|Romeo Y Julieta|
Before I begin this review I wanted to let the readers know that I will be out of town on a Habitat for Humanity trip this weekend through next week, so I will be out of touch and not smoking cigars for some time. I always enjoy this break because it allows my palate to take a breather and to prove the point that I, as a cigar smoker, can take time away from cigars; but those who smoke cigarettes begin having tantrums after a day. I always love proving that cigar smokers are not addicted to cigars, but merely enjoy the experiences they provide. Have no fear though, I will be back strong, and on August 11th, I will be back on Kiss My Ash Radio. I guess if you keep writing checks to a radio station they will let you be on the air. Anyways, I wanted to grab something old that has been aging to review, and a cigar that is still available from many shops. Shops, that are not in the United States that is. The cigar is the Romeo Y Julieta Edición Limitada 2009.
The Edición Limitada Series was introduced by Habanos S.A. in 2000, and its purpose was to release cigars that had been composed of tobacco that had been aging for two years, and also release vitolas that were not in regular production in certain lines. The first releases were not until 2002 however, but today we will be focusing on a release from 2009. At the time, this cigar was released alongside a limited Bolivar and H. Upmann, and was the biggest release of the three. When I smoked all three I would say it was the worse of the three, but time has done lovely things to this smoke. The cigar was given the official name of Romeo y Julieta Duke, and was composed of two year old tobacco and an incredibly dark wrapper. The cigar measured 1400mm/5.5”, and had a ring gauge of 54. It was and is Cuban puro, and came in boxes of ten. The cigar has a wonderful aroma of leather, wood, rich earth and cherries, and the wrapper was really that of Colorado Maduro quality.
Upon lighting the cigar it has a soft start, and a little bit of a slow start as well. There is a nice draw to the cigar, and it is producing some lovely smoke with that. As I move a little ways into the firs third though I begin to pick up some coffee, cocoa and cherry notes. There are some wood, tobacco and light leather notes as well, but overall there is really no spice present with the cigar. I have it written down years ago that there was some spice present in the first third, but I am not picking a lot of that up. It is burning fairly wavy, very bad in a part, but it is leaving an ash that is dark gray in coloring, very dark in some parts. There is a nice medium body strength level to the cigar, and it is softer than I remember it being.
When I get into the second third there are still a lot of flavors from the first third that are still dominant, but I am getting more tobacco, spice and pepper notes. They are not strong, but beginning to show their characters which were more present in earlier years. There are still those coffee and cocoa notes present and dominant in this third, and it is very balanced. The cigar has definitely mellowed over the years, and to be honest with you, I prefer it how it is now. The cigar is burning a lot better than it had in the past, and it also has begun smoking better since the first third. There is still a slightly wavy burn line to the cigar, but overall it is nothing major and it is producing that dark gray ash. It is keeping that solid medium body strength level, and the cigar is producing tons of smokes.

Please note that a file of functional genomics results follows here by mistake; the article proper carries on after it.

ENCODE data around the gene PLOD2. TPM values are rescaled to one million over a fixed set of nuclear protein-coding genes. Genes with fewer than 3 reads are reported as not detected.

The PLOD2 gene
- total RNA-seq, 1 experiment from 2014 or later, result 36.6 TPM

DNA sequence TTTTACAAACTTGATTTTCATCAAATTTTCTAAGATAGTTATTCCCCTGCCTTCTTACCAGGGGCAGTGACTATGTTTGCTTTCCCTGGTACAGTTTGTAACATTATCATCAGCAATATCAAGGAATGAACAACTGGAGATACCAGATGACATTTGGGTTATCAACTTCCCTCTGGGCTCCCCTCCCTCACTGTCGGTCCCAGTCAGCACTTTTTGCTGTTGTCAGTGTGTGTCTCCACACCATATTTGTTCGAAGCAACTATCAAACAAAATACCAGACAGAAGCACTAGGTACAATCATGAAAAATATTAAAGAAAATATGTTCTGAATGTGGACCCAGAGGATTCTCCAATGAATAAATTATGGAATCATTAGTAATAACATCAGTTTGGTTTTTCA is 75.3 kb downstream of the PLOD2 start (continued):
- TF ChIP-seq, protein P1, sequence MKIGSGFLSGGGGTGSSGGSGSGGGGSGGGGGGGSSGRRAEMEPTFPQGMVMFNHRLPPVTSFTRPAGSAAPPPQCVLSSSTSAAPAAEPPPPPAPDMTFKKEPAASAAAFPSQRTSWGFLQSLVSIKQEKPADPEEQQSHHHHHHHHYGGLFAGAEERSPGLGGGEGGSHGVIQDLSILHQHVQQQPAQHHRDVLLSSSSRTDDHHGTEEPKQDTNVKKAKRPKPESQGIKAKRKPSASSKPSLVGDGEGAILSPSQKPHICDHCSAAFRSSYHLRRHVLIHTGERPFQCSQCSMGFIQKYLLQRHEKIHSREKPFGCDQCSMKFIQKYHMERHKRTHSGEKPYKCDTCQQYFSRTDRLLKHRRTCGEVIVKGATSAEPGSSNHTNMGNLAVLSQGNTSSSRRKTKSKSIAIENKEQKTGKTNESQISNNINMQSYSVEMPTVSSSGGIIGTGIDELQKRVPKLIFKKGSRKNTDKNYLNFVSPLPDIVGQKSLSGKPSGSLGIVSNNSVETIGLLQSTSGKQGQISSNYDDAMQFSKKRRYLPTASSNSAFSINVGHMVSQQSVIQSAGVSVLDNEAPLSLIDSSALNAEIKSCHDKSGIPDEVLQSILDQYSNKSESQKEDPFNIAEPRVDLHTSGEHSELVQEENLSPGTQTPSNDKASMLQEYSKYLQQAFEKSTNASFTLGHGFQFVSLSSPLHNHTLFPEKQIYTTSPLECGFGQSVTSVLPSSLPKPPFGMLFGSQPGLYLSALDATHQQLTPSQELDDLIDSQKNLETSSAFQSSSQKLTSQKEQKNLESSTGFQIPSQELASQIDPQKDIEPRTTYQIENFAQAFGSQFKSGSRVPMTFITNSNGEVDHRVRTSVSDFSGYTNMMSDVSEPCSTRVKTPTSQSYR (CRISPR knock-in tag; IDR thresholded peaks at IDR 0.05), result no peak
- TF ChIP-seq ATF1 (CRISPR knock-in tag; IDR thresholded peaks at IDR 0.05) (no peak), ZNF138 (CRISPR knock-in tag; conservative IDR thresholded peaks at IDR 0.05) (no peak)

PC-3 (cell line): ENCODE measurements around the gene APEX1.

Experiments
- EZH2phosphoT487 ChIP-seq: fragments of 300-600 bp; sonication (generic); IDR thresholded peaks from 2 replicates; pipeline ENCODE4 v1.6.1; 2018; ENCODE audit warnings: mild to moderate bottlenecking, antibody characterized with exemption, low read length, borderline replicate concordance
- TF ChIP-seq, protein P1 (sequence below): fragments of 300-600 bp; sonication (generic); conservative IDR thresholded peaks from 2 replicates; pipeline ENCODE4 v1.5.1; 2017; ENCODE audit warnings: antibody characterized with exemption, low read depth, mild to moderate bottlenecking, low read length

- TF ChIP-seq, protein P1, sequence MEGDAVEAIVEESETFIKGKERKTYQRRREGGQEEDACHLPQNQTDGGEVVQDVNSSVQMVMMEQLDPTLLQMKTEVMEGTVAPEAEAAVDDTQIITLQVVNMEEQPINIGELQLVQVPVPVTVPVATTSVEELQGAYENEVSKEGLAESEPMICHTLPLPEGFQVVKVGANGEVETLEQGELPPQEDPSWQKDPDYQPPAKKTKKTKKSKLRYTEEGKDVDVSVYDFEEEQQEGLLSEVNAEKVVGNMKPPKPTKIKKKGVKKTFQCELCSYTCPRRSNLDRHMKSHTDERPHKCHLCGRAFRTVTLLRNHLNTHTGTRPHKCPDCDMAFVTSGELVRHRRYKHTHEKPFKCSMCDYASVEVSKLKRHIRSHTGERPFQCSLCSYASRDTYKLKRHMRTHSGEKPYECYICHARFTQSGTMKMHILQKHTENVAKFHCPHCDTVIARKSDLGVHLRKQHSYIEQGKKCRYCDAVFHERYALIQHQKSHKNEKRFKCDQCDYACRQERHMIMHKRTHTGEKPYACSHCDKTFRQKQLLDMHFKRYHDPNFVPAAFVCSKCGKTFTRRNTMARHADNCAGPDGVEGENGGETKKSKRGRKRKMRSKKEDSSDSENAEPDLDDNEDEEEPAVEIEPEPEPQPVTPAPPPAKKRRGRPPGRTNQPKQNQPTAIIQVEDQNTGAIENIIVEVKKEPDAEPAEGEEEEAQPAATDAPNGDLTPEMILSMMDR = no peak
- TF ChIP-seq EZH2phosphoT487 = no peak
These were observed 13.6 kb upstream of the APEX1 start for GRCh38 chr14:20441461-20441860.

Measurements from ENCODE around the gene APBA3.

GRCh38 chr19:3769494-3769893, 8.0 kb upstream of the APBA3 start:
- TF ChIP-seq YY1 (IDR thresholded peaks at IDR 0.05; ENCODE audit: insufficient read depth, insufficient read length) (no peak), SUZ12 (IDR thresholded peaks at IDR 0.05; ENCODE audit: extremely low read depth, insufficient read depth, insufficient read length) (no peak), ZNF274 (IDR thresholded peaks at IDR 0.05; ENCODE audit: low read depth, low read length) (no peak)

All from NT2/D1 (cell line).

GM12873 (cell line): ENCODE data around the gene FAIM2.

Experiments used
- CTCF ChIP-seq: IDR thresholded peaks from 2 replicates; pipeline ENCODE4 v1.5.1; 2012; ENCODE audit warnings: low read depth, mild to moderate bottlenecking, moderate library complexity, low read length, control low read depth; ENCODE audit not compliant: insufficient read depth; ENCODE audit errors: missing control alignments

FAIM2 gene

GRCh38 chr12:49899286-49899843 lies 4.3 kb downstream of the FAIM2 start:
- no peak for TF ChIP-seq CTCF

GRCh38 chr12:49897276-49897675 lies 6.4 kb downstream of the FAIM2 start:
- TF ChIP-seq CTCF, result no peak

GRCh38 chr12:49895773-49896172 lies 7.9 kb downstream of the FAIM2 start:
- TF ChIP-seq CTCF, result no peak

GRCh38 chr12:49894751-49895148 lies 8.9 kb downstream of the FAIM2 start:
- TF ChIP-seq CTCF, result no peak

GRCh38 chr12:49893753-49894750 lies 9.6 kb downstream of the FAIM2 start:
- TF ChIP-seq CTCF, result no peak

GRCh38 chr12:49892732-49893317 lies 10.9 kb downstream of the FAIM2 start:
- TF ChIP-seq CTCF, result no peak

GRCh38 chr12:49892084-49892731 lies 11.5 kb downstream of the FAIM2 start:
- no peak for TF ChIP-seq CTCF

I am in the final third of the cigar now, and it is closing in a way that is showing the great flavors from now, and the great aspects that were present when the cigar was first released. There is a lovely balance between all the flavors that have been present from the beginning and second third, and it is showing cocoa, coffee, pepper, toast, wood, tobacco and cherry notes all at once. It is definitely the best third of the cigar and along with all the great flavors there is a lovely strength level that is not overpowering by any means. It is slightly above medium in terms of strength, but it is just soft enough that any cigar smoker could enjoy the cigar. I smoke the cigar down to the nub and it is keeping a fairly even burn line till the end and leaving that dark gray ash. It is cool on the last draw from the nub, and I look forward to this smoke in another year.
This is a perfect example of a cigar that has improved with age. I don’t think this cigar is where is should be yet, but I do believe that in two to three years it will be a great cigar. This is a cigar that you can buy a box of and age; you come back to it in a year or six months and see where it is then. I hated this smoke initially, but every year it gets a little better and better. It’s a great dark wrapper that the cigar possesses, and it captures some nice Cuban Romeo qualities with a twist throughout. If I had my choice between this and a Short Churchill or Churchill, it would be my third pick, but it is better than other Romeo offerings. In 2009 I would have given this an 80, 2010 and 83, 2017 and 87, and now I would say it is a solid 89. I do believe that this could get up to a 92, but we will see. I find it is a great Cuban smoke to throw out to people who want something Cuban; it is special, but not great.